OPINION ISSUED FEBRUARY 5, 1993
BRENDALOU L. SAMUEL
BOARD OF TRUSTEES OF THE UNIVERSITY OF WEST VIRGINIA
Claimant present in person.
John E. Shank, Attorney at Law, for respondent.
Claimant, Brendalou L. Samuel, seeks an award from the respondent for property loss in a breaking
and entering which took place about 3:00 a.m. on May 5, 1992, in Towers Residence Hall, West
Virginia University, a facility of the respondent located in the city of Morgantown.
From the evidence adduced at the hearing on October 15, 1992, it appears that during a prank fire
alarm, a camera and other camera equipment belonging to claimant was stolen. The stolen property
was worth $780.00.
The claimant testified that she was awakened by a prank fire alarm in the middle of the night during
finals week and she left her room, after locking her door, to exit the building. Upon returning to her
room, she noticed that her door was open and that her watch was not on her desk where she had left
it and her chemistry book was missing. The next day, she noticed that her camera was also missing.
She reported the theft to the Department of Public Safety for the University. The stolen property has
not been recovered.
Malanie J. Cook, Assistant Director for Residence Life, West Virginia University, testified that she
is familiar with the normal procedures for matters surrounding fire alarms at the residence halls, and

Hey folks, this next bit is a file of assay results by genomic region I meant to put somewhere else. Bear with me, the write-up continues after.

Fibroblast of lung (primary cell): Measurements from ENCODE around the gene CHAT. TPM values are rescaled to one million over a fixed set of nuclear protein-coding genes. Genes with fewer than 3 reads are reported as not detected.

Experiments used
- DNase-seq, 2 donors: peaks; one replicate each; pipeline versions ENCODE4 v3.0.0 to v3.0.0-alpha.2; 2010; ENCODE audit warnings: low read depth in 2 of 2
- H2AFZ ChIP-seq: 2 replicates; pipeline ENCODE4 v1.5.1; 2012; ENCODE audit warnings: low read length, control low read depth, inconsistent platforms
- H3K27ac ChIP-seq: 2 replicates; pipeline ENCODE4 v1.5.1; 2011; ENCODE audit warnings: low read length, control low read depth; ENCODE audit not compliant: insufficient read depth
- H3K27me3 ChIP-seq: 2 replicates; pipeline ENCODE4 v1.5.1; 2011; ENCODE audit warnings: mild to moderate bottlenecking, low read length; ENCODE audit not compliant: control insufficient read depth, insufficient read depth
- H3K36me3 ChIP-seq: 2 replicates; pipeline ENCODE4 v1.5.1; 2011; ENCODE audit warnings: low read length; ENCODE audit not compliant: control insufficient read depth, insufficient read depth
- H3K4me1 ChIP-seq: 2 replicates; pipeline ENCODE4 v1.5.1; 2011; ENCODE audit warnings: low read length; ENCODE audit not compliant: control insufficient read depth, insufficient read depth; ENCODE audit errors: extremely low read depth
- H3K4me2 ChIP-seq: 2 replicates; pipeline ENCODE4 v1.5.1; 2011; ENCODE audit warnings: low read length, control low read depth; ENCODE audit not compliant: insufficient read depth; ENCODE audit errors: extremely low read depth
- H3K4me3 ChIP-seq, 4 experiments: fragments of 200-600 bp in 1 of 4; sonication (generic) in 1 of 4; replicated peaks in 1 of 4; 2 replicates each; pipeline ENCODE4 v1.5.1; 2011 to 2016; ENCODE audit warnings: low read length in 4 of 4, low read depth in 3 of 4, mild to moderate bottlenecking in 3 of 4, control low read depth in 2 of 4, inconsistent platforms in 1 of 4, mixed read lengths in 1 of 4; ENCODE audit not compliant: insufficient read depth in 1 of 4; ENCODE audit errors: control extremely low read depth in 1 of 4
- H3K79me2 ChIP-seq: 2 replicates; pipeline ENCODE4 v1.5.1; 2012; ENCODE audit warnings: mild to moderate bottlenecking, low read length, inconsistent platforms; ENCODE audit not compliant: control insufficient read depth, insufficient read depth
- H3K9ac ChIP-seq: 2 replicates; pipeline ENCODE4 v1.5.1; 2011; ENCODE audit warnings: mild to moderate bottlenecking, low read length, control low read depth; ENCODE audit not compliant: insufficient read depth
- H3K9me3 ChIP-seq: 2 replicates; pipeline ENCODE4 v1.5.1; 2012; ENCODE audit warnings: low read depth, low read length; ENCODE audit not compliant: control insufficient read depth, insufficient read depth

the resident assistants (RAs) are supposed to knock on the doors of the rooms and tell the students
to evacuate the building. She also testified that prank fire alarms are common during finals week.
The Court takes judicial notice of page 10 of the booklet, Residential Living, which is part of the
contract between the resident student and West Virginia University Department of Housing and
Residence Life, which states:
West Virginia University does not assume responsibility for personal accident, injury or illness
sustained by residents, guests, or visitors; nor for damage, theft, or loss of personal property...
The Court finds, as a matter of fact, that respondent is not responsible for the loss of the personal
property of the claimant under the above-mentioned contract section; and the claim must be denied
due to lack of proof of negligence on the part of the respondent by a preponderance of the evidence.